28 February 2012


Overheard in a crowd in Stuttgart: Ich möchte dich ungerne verlieren.

Translation: "I would like to lose you [in the crowd] unwillingly" or "I would like unwillingly to lose you."

Instead of saying the equivalent of "I would NOT like to lose you", the speaker said she WOULD like to lose the other person, but unwillingly (ungerne).

What's going on here? I had never heard such a construction before. Seems a little convoluted for a simple thought. I wonder whether the speaker changed her mind mid-sentence...

Maybe my German-speaking acquaintances can enlighten me?

25 February 2012

Beer and the Bible, sort of...

Back to the wonderful topic of beer, I was thinking about two words that crop up sometimes in beer styles here in Germany: Urtyp (“original type”) and Urquell (“original source”, as in “source of water”, like a spring). The ur- prefix means “original”. Then I remembered another German word, Ursprung (“origin”) and its adverb, Urspr√ľnglich (“originally”).*

You can’t help but notice the similarities between ur- and or- in English “original”. Easy to imagine they come from the same source (pun intended).

So that got me thinking about the origin of origin. It struck me that the three major monotheistic religions (Judaism, Christianity, Islam) trace their roots to Abraham. And Abraham traces his roots to... Ur, as in Ur of the Chaldees or Chaldeans. (Check your Genesis, 11:31.)

Could Ur (which seems to be a common prefix in Mesopotamian place names) be the origin of our word origin? Time for a trip to my OED.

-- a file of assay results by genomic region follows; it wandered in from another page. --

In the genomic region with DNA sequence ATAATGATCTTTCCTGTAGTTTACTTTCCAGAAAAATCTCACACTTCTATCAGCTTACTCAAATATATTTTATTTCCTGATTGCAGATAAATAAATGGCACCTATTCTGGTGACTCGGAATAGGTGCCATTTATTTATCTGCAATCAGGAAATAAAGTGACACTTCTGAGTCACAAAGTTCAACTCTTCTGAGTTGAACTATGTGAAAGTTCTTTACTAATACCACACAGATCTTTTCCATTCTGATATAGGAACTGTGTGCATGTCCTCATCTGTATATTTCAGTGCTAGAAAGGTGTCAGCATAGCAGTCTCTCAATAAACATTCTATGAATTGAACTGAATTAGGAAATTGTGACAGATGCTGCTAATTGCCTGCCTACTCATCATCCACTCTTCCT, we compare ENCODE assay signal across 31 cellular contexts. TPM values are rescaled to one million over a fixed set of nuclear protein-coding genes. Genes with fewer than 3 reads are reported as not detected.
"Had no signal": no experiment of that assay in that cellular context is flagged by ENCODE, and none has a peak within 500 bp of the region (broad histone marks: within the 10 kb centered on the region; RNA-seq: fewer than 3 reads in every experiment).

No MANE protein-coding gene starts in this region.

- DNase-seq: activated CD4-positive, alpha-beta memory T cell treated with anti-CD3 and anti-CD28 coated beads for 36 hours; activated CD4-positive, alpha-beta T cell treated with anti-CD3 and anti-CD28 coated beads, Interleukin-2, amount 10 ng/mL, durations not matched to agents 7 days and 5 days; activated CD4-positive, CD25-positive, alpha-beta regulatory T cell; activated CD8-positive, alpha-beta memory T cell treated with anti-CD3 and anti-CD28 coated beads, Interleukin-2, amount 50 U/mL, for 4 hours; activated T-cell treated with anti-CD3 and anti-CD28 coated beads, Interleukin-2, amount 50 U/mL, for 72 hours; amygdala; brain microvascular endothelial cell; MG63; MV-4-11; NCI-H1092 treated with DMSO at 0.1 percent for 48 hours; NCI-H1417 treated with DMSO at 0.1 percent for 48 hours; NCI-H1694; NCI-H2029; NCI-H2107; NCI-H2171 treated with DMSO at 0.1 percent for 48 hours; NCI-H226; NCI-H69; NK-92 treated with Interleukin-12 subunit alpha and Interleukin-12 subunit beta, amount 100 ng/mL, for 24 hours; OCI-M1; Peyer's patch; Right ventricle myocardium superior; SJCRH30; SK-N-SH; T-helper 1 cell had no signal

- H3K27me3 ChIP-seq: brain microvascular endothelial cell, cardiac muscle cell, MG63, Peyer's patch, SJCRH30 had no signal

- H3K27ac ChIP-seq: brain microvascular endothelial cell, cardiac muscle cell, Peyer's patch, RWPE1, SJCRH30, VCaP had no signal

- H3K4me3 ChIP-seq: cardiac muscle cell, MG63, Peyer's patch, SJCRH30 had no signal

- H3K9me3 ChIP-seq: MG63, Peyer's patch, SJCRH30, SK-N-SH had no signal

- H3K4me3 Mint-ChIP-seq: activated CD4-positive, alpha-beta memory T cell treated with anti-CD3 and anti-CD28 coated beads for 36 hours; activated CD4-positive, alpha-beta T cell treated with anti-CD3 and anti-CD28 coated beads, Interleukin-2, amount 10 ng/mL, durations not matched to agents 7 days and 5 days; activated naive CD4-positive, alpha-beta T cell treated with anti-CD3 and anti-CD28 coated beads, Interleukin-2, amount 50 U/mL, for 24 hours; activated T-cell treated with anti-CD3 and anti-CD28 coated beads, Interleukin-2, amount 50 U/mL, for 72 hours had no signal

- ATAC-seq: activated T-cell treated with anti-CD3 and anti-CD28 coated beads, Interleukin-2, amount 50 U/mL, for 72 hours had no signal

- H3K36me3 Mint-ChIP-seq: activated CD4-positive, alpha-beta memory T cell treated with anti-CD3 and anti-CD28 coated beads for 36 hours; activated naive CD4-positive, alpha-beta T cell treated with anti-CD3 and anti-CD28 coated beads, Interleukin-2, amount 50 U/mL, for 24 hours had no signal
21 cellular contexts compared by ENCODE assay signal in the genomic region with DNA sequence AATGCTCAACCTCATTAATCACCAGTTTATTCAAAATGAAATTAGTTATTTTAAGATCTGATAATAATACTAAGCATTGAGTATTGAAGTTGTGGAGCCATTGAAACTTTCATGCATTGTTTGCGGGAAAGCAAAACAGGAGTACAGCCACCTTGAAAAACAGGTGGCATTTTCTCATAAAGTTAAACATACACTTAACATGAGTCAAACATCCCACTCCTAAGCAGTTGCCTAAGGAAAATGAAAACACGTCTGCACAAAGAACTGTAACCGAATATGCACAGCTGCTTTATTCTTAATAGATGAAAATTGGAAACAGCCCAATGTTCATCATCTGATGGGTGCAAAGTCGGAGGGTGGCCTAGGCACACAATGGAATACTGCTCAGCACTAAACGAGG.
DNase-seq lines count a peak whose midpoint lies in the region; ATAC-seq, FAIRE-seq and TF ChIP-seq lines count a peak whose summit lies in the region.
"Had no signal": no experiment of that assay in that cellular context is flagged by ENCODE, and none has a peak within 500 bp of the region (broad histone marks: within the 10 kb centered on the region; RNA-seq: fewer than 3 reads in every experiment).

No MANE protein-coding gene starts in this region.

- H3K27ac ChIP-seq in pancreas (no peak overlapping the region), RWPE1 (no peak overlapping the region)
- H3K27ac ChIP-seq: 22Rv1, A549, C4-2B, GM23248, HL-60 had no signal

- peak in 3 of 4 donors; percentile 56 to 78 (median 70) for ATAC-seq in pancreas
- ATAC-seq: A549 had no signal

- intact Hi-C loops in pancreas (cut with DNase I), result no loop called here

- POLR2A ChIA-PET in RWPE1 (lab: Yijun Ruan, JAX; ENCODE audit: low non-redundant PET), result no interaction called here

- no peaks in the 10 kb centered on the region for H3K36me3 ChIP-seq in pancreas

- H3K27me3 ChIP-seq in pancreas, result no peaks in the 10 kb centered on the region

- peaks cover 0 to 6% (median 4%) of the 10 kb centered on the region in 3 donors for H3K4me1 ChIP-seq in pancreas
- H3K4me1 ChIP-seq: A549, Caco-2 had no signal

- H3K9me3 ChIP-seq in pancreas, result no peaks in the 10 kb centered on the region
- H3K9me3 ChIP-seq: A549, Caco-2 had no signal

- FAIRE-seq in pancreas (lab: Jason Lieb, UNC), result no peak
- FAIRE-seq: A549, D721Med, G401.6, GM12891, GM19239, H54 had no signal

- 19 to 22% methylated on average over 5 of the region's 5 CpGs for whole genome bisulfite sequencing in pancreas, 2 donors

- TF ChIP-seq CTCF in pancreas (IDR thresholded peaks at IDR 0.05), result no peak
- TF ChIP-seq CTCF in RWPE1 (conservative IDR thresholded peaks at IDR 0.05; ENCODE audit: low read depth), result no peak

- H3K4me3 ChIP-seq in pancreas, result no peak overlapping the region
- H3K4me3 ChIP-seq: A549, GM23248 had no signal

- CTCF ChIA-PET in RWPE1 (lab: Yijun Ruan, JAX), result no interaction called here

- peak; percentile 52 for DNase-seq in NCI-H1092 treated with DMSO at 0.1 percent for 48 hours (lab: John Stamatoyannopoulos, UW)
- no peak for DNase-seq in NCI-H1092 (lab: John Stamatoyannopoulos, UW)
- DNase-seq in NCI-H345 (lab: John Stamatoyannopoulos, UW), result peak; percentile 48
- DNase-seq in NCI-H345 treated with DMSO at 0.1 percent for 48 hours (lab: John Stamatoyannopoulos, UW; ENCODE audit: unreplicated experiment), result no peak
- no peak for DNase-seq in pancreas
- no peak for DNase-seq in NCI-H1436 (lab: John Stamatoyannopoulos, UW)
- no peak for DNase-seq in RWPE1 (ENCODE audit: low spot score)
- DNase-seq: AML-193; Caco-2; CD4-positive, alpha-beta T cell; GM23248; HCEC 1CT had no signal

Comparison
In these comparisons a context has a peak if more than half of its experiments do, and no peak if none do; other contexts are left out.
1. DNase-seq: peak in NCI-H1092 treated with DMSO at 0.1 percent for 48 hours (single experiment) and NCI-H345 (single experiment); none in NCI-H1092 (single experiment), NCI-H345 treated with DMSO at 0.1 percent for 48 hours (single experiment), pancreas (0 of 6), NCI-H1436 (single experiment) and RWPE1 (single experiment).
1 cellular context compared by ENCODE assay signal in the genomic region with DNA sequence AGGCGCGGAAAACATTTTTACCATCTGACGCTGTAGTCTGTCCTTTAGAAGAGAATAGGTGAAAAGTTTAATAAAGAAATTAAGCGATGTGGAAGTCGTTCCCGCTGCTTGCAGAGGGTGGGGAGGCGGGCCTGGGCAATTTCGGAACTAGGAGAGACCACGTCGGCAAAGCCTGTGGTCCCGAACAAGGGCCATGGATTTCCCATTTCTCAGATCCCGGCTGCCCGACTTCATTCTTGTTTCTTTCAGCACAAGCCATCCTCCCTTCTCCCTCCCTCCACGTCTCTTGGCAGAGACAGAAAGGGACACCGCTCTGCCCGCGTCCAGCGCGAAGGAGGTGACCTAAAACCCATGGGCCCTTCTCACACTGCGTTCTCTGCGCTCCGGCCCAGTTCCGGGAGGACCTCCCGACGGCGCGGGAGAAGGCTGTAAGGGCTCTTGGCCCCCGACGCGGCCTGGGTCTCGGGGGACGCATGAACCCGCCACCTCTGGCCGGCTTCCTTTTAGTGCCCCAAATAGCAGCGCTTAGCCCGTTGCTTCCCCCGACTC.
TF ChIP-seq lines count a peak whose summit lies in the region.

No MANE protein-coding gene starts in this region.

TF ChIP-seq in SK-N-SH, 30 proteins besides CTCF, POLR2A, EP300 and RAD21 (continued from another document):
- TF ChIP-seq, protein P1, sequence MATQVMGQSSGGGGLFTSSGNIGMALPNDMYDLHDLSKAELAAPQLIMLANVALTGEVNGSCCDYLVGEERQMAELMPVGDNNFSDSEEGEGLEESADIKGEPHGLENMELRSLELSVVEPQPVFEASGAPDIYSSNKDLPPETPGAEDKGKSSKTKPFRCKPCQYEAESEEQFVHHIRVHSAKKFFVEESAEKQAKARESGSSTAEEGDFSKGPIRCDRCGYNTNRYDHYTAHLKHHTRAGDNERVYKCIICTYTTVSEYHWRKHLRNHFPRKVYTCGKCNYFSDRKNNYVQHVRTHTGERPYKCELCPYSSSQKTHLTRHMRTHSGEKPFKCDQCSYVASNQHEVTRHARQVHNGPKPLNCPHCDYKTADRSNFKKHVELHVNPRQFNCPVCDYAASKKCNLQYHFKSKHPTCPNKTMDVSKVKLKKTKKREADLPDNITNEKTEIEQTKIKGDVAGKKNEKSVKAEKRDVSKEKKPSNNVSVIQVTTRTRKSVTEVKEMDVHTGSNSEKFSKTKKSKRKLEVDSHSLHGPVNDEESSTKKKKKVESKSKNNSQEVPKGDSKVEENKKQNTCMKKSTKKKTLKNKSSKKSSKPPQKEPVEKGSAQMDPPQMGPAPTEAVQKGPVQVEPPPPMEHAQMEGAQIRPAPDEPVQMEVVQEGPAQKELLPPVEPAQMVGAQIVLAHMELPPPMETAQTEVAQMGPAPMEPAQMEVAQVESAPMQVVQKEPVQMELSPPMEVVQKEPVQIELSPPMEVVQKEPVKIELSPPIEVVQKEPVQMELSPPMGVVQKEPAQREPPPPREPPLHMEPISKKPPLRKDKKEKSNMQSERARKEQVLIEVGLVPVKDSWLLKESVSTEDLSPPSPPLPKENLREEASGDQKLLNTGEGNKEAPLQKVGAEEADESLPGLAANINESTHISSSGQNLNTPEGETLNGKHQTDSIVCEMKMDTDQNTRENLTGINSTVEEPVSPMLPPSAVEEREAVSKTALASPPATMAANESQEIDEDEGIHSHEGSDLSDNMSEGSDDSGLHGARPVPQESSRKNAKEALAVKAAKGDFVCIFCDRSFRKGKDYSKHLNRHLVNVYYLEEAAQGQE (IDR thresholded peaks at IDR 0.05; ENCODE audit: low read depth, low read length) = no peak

Results? Not as clear-cut as I’d like. I’ll spare you the details**, but essentially origin (“rise, beginning, source”) led me to originate (“bring into existence”) led me to original (“from L. oriri, to rise”) before something interesting cropped up with orchestra, which comes through Greek from the PIE *ergh- “to set in motion, stir up, raise”, from root *er-/*or-.   Er...in other words, the PIE root *er-/*or- has to do with starting up, beginning, or rising up (like a spring) from the earth.

Seems like my attempt to link beer with the Bible are coming to nought. Ergh! Unless we can somehow delve into Sumerian place names and figure out whether their ur- prefix is related to the PIE root *er/*or. Which I can’t.

But it is a bit of fun imagining Urians playing pick-up football in the hot sun against the visiting Babylonians, chilling with a brewsky afterwards. I imagine one of them scratching his head, looking at the bottle, and asking “What are we gonna call this?”

- o - o -

*Interestingly -- to me, at least -- the German quelle and spring/sprung root both relate to our English spring as a source of water.

** The Details:

origin: early 15c., from M.Fr. origine, from L. originem (nom. origo) "rise, beginning, source," from stem of oriri "to rise, become visible, appear". [Let’s try originate.]

originate: yadda yadda (see original).

original: early 14c., from L. originalis, from originem (nom. origo) "beginning, source, birth," from oriri "to rise" (see orchestra).

orchestra: c.1600, "area in an ancient theater," from L. orchestra, from Gk. orkhestra, semicircular space where the chorus of dancers performed, with suffix -tra denoting place + orkheisthai "to dance," intens. of erkhesthai "to go, come," from PIE *ergh- "to set in motion, stir up, raise" (cf. Skt. rghayati "trembles, rages, raves," L. oriri "to rise"), from root *er-/*or- (cf. L. origo "a beginning;" Skt. rnoti "rises, moves," arnah "welling stream;" O.Pers. rasatiy "he comes;" Gk. ornynai "to rouse, start;" Goth. rinnan, O.E. irnan "to flow, run").